Concept of Time - Breathe EP
Self Release
4 songs (20:26)
Release year: 2011
Reviewed by Jaime
Taking a fair number of cues from the likes of Evergrey, Kamelot and the other assorted prog/power bands that employ a fairly massive orchestral sound is Scotland's Concept of Time. A bit of an oddball on the scene, we've more than a few thrash and death metal bands here, not to mention the metalcore side and other slightly extreme things that are bobbing around, so when a band that's off that beaten path pops up they tend to stick out a lot more.

After a number of setbacks they've produced their sophomore EP Breathe, which jumps away from their previously keyboard heavy roots and replaces it with the aforementioned orchestral backing. They've managed to use it pretty well, focusing on the different layers and dynamics instead of whacking it out as a keyboardist would. The title track Breathe in particular shows the effort that they've gone to in crafting their sound, the orchestra sweeping through the track, a build up through the verses to massive choruses underneath Tom Perrett's soaring vocals, with an up-tempo interlude to bridge the last choruses together. A simple formula that's fairly effective. The opener The End Is Just The Beginning takes it a little to the extreme, most of the energy from its driving, near Bodom-esque intro is somewhat lost in the quiet and moody first verse, which is a shame as the big chorus would've sounded even more massive if they managed to carry it through. Thankfully it's a minor blip, as the second verse is far stronger and fits in better with the other sections that surround it. Visions is probably the strongest track that's on show as it manages to balance all the elements that I talked about, the orchestra, the build ups, and pull them off in a spectacular fashion.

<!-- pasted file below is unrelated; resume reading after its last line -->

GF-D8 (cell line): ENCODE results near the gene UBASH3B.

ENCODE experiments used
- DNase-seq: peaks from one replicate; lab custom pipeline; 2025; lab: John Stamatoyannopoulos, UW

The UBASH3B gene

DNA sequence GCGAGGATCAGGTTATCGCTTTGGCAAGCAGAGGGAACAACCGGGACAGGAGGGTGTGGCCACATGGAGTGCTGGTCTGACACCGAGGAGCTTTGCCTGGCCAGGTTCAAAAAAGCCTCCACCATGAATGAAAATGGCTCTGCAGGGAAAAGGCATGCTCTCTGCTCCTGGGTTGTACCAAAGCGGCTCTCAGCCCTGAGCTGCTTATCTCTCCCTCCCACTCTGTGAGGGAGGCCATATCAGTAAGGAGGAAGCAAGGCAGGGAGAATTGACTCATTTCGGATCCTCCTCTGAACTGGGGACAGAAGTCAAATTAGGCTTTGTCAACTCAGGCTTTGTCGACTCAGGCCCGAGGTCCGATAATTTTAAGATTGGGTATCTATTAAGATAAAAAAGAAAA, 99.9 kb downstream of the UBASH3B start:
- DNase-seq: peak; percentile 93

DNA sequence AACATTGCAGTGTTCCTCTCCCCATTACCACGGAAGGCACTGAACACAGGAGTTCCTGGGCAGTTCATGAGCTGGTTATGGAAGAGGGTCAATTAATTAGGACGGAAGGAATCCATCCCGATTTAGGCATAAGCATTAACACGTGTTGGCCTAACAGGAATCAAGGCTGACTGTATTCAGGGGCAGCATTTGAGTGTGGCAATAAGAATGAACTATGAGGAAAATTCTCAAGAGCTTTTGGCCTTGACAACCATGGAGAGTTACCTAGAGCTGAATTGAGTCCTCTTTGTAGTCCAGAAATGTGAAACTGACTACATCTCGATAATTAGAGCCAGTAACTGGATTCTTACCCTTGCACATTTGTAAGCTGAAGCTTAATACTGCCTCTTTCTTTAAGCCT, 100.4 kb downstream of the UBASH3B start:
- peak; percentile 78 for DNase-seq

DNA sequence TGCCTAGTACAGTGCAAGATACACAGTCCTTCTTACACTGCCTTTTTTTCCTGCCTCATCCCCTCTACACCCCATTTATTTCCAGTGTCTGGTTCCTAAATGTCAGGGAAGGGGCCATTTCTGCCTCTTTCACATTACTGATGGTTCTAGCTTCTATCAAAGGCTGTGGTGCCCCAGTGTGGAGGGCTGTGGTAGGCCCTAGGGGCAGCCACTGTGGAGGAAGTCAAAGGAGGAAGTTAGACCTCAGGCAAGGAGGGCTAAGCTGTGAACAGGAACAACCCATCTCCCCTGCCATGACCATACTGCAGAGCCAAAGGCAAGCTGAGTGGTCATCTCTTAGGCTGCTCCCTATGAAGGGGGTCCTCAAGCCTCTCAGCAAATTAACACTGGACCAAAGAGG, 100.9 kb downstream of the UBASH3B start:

I have a few issues with the EP though. The guitar sound is pretty weak, and while it's not the focus of the music it could have done with a bigger kick as opposed to the mid range buzz that is somewhat flaccid when surrounded by such a bombastic sound. A Dream of Dystopia doesn't do much for me either. It sort of shuffles along in a rather business like fashion with no major hook in it, especially compared to the rest which actively build towards the massive choruses and basically finishes before anything seems to happen.

The EP on a whole is quite a mature piece of work, especially for such a young band, and they are rightfully building up some amount of interest from the back of it. They've put it up for download on their Facebook page should you be interested, and is worth your time if you're into this sort of thing. It is, hopefully, their stepping stone to bigger and better things.

The band's Facebook Page with Download link.
Killing Songs :
The End is Just The Beginning, Breathe, Visions
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